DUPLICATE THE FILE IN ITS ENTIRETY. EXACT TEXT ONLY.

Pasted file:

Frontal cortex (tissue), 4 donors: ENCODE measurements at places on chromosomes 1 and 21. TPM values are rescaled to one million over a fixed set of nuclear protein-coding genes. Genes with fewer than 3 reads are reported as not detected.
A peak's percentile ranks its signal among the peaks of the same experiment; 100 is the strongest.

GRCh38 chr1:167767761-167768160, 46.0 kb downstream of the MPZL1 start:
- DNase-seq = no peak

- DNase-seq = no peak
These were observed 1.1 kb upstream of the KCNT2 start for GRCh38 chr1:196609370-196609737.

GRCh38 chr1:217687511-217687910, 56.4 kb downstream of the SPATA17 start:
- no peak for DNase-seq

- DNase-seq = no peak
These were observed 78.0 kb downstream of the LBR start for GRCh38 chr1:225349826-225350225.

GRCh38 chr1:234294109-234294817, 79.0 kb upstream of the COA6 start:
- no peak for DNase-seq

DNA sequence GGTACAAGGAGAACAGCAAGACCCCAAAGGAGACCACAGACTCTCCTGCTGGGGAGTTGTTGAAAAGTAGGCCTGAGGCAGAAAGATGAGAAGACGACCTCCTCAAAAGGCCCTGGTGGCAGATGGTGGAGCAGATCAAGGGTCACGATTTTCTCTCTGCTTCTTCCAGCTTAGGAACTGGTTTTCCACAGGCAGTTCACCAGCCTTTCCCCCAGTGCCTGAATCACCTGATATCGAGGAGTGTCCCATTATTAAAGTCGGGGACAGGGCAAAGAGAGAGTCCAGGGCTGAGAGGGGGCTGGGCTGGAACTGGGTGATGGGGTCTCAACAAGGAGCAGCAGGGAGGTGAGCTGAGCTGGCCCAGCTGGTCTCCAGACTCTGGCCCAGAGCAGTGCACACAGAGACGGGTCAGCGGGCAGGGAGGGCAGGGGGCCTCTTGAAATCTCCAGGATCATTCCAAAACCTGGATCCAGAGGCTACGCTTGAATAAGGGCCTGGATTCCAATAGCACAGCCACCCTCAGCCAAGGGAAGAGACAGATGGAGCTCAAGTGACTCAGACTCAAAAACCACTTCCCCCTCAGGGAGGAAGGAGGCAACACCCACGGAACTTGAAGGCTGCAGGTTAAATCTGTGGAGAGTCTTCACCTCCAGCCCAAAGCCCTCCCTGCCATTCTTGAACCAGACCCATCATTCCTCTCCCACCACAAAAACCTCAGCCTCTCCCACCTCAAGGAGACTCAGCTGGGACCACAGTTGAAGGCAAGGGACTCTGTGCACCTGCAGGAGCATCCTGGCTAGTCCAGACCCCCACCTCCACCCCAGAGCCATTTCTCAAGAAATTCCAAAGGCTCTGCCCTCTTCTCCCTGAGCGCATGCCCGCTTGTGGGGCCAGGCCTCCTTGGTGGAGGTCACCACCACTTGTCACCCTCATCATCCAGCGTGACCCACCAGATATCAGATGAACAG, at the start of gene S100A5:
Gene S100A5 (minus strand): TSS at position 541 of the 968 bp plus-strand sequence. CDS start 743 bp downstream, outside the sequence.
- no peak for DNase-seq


Frontal cortex (tissue), 4 donors: ENCODE measurements at places on chromosomes 1 and 21. TPM values are rescaled to one million over a fixed set of nuclear protein-coding genes. Genes with fewer than 3 reads are reported as not detected.
A peak's percentile ranks its signal among the peaks of the same experiment; 100 is the strongest.

GRCh38 chr1:167767761-167768160, 46.0 kb downstream of the MPZL1 start:
- DNase-seq = no peak

- DNase-seq = no peak
These were observed 1.1 kb upstream of the KCNT2 start for GRCh38 chr1:196609370-196609737.

GRCh38 chr1:217687511-217687910, 56.4 kb downstream of the SPATA17 start:
- no peak for DNase-seq

- DNase-seq = no peak
These were observed 78.0 kb downstream of the LBR start for GRCh38 chr1:225349826-225350225.

GRCh38 chr1:234294109-234294817, 79.0 kb upstream of the COA6 start:
- no peak for DNase-seq

DNA sequence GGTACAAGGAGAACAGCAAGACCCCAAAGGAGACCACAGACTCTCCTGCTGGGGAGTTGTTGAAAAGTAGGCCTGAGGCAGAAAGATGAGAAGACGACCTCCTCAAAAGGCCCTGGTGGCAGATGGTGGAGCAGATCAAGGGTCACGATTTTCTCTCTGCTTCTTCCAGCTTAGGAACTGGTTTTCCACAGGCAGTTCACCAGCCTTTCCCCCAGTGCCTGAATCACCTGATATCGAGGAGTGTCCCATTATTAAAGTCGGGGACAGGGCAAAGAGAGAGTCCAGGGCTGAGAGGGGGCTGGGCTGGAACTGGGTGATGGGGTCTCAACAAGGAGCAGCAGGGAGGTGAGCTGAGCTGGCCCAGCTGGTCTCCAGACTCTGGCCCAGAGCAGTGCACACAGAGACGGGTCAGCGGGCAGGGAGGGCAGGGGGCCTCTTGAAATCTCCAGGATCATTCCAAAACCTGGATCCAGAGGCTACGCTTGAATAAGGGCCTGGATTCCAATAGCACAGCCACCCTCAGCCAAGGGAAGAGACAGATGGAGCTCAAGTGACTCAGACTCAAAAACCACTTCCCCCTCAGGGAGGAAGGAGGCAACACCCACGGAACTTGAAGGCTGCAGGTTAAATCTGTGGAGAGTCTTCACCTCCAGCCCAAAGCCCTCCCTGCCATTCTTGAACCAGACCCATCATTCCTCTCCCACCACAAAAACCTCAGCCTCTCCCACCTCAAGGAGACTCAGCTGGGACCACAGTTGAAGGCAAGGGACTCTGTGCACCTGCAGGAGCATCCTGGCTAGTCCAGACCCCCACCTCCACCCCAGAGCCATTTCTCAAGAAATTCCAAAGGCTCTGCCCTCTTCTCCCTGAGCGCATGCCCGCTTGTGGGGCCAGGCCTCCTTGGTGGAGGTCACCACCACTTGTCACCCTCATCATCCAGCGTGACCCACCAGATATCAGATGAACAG, at the start of gene S100A5:
Gene S100A5 (minus strand): TSS at position 541 of the 968 bp plus-strand sequence. CDS start 743 bp downstream, outside the sequence.
- no peak for DNase-seq